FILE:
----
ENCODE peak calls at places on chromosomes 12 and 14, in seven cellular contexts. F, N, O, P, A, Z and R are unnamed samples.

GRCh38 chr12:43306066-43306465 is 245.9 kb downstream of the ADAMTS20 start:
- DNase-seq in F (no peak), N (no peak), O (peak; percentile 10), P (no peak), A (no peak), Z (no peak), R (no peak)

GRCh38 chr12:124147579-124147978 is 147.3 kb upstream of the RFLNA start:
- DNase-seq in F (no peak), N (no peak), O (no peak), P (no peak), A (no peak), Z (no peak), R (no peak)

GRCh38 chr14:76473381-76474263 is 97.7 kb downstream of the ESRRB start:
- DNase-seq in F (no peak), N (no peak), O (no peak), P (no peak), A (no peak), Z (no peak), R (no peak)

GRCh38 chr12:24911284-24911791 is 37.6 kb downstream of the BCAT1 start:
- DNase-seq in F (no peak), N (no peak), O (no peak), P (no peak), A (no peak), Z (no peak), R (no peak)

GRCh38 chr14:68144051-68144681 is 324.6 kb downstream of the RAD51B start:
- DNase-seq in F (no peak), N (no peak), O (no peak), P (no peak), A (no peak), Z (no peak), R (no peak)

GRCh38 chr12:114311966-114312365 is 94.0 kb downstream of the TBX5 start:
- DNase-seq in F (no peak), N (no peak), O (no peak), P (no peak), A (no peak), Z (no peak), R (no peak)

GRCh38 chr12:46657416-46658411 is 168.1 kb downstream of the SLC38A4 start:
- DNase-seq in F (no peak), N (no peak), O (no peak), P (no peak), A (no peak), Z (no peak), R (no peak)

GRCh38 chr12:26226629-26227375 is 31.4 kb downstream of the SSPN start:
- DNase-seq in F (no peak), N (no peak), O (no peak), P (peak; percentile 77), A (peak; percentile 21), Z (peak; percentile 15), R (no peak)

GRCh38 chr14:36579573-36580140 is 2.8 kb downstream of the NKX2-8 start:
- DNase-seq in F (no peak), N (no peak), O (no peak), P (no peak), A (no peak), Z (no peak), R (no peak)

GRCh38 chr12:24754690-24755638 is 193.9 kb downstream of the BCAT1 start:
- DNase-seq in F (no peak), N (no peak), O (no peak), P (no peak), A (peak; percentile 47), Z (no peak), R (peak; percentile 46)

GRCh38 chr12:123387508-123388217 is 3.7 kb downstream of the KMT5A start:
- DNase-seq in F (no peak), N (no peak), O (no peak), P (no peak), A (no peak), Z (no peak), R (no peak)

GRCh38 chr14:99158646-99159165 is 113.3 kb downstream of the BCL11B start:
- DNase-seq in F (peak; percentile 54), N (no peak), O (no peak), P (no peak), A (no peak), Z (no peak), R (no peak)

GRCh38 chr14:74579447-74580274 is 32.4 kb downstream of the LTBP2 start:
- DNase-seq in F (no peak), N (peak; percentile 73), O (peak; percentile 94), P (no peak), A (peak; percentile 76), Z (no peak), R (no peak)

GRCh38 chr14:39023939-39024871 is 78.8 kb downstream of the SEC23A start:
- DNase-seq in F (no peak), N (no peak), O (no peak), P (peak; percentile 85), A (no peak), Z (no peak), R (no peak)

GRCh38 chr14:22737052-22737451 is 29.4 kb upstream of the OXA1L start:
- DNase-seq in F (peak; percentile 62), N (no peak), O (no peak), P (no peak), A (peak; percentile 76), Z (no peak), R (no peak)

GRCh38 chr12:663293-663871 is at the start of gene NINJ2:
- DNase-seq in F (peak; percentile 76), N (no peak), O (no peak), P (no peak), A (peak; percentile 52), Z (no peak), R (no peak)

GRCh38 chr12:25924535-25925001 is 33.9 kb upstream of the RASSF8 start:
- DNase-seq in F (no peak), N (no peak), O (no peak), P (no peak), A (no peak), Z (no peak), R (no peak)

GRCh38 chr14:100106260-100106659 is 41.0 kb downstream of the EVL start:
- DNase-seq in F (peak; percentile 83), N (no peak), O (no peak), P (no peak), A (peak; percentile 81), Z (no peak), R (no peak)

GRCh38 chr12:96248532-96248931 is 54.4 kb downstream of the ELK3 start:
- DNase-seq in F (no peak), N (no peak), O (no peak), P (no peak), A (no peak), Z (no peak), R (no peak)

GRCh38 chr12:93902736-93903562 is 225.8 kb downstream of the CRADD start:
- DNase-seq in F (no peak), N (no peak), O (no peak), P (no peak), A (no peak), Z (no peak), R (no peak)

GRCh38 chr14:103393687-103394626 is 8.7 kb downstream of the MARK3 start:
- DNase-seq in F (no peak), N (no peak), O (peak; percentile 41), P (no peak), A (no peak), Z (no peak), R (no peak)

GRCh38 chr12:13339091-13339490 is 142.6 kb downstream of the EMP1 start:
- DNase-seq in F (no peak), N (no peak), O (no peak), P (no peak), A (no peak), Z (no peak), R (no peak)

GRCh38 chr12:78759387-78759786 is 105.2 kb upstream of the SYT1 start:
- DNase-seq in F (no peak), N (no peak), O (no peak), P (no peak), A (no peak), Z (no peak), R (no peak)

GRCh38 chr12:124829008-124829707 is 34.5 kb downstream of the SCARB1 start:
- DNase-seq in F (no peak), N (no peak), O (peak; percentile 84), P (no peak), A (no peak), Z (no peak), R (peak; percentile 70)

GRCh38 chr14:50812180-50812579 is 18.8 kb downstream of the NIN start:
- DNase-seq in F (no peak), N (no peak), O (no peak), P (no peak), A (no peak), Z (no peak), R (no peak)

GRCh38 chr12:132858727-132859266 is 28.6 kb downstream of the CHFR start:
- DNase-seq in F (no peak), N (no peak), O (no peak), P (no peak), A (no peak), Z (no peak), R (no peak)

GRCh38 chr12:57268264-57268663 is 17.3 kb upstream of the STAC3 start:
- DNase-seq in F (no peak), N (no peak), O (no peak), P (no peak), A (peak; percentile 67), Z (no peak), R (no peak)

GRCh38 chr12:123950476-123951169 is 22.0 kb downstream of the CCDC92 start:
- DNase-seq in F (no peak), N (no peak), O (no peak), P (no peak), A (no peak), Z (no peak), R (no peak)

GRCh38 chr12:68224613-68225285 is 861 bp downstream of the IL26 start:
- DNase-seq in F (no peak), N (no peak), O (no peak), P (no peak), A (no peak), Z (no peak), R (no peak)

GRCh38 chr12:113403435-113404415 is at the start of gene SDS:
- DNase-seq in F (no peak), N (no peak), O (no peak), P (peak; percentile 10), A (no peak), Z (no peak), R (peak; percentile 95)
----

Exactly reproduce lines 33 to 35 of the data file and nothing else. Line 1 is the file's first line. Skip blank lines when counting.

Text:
- DNase-seq in F (peak; percentile 76), N (no peak), O (no peak), P (no peak), A (peak; percentile 52), Z (no peak), R (no peak)

GRCh38 chr12:25924535-25925001 is 33.9 kb upstream of the RASSF8 start:
- DNase-seq in F (no peak), N (no peak), O (no peak), P (no peak), A (no peak), Z (no peak), R (no peak)